How Ralf Rangick Innovated Gegenpressing

Ralf Rangnick is recognized as one of the key architects behind the Gegenpressing philosophy.

Throughout his tenures at various German clubs such as Stuttgart, Hannover 96, Hoffenheim, Schalke, and RB Leipzig, the German coach gained a reputation for instilling a proactive approach in his teams.

Rather than retreating and regrouping upon losing possession, Rangnick’s teams were urged to quickly initiate efforts to regain the ball.

The genesis of this strategy can be traced back to a friendly match in 1984 when Rangnick encountered Dynamo Kyiv, managed by the Ukrainian tactician Valeriy Lobanovskyi, whose pressing philosophy left a lasting impression on him.

Rangnick’s influence extends beyond Gegenpressing as he has played a significant part in popularizing other renowned tactical systems, including zonal marking.

His philosphy stemmed from the desire to force an opponent to make a mistake. Football is a game won by tiny margins, so to find any advantage to win the match key.

By having the team press the man with the ball, it took away his time on the ball and forced him to make a quick decision. By focusing on the less skilled players, Rangnick’s team could force the opposition to make a mistake, and turn the ball over with ease.

This required immense fitness from his sides, and as the years went by and player fitness improved, the gegenpress became more refined and effective.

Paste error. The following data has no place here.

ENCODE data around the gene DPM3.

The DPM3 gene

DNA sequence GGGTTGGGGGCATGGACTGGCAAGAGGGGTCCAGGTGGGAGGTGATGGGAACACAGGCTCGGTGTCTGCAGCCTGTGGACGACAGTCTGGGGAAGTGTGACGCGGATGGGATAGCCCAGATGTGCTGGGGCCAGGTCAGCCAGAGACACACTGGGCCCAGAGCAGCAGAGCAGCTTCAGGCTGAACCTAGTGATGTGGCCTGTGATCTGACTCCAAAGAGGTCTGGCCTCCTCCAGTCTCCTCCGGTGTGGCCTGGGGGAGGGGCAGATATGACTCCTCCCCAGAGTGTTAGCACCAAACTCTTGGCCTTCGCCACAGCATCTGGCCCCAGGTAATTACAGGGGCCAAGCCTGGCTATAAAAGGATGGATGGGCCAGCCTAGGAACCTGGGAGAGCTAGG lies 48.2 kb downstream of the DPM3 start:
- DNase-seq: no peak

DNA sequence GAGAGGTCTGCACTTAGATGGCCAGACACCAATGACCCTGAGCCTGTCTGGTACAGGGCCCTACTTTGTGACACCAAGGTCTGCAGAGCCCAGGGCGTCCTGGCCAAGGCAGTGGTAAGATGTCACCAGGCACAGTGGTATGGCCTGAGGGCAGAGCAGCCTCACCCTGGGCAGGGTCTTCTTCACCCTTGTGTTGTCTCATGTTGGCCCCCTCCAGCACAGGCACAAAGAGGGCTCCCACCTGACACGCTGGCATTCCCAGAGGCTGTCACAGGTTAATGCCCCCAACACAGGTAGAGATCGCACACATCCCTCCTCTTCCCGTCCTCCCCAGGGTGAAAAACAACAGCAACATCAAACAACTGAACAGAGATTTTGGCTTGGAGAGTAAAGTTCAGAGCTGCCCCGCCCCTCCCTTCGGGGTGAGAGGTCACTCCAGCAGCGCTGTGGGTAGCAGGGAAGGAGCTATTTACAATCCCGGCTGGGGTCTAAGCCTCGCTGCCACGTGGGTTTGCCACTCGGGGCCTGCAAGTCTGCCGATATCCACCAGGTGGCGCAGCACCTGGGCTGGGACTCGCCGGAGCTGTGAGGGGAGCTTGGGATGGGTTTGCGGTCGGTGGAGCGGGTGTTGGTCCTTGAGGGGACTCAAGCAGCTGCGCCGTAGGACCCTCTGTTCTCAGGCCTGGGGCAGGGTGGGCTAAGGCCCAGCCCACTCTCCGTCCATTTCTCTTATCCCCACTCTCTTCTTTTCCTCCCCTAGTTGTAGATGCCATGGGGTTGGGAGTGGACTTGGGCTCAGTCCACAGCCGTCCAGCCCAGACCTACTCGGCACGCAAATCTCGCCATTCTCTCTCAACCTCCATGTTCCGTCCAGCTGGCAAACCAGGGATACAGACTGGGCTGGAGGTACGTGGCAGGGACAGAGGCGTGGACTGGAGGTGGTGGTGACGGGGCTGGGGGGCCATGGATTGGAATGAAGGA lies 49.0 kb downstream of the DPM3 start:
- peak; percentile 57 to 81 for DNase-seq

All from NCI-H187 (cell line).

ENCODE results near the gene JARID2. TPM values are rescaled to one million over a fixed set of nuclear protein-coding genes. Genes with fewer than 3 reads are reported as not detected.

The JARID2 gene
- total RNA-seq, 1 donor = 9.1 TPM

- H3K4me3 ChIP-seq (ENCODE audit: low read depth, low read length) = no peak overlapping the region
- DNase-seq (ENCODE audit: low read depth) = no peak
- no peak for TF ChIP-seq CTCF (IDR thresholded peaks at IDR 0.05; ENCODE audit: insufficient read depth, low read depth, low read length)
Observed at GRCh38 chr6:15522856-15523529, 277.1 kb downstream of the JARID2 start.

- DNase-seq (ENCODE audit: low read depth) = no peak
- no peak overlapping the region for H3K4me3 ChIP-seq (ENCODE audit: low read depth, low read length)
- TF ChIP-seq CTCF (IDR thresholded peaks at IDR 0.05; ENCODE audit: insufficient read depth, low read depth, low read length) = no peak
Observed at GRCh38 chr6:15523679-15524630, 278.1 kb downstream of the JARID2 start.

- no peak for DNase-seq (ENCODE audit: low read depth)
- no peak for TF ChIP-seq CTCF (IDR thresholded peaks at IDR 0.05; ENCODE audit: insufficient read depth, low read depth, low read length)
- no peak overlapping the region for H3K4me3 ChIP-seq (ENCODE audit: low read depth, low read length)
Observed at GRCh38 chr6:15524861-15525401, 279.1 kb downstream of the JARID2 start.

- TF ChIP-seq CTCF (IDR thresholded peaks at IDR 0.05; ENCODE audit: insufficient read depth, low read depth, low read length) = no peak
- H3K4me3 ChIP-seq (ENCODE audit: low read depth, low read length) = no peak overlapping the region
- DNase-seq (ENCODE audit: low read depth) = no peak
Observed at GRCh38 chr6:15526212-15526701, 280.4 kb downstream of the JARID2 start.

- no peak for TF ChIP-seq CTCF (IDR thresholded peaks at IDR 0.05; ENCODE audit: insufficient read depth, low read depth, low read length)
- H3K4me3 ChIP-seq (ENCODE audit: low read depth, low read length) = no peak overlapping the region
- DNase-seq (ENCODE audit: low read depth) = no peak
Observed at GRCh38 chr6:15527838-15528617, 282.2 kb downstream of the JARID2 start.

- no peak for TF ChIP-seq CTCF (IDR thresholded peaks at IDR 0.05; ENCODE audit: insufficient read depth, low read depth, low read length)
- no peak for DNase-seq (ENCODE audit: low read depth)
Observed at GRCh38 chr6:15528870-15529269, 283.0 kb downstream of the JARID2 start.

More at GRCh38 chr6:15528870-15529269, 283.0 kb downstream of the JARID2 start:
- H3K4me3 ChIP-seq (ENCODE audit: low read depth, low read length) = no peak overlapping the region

This also meant that if a team lacked speed and stamina, then performance would fall off later into the game, and the season. This has been evident with Liverpool, who struggled to continue their intensity as the games wore on.

Rangnick presented his tactical philosophy, which he had been refining since the 1970s when he began coaching, during an interview on German TV in 1998.

“Well, it’s very simple,” Rangnick says. “[Gegenpressing is] a very proactive style of football, similar to the way in which Borussia Dortmund and Liverpool have been playing under Klopp,” Rangnick said. “We like to press high, with a very intense counter-pressure. When we have the ball, we do not like any square or back passes.

“The goalkeeper also should not be the one with the most contact on the ball. In almost every league and every country, the goalkeeper is technically the most limited football player on the pitch and therefore we have to make sure that he has the lowest contact with the feet. It is a fast, proactive, attacking, counter-attacking, counter-pressing, exciting and entertaining [style of] football.”

He even admitted to inspiring Jurgen Klopp to follow his Gegenpressing style, something Klopp has called “Heavy Metal Football”.

“What we did in Hoffenheim had a lot of influence on German football,” Rangnick said. “I remember in our first year in the Bundesliga in 2008 we played Borussia Dortmund under Jurgen Klopp, who came from Mainz to Dortmund, and we dominated them 4-1.

“It could easily have been six or seven, because we continuously pressed them for the entire game. The following week Jurgen said that this is exactly the style of football he wants to play with Dortmund in the future. During the next two years he developed his team in such an impressive manner that they managed to win two consecutive championship titles and two cups.”

So, despite being the Manchester United manager (albeit briefly), Liverpool fans have a league title and a Champions League title to thank Ralf Rangnick for.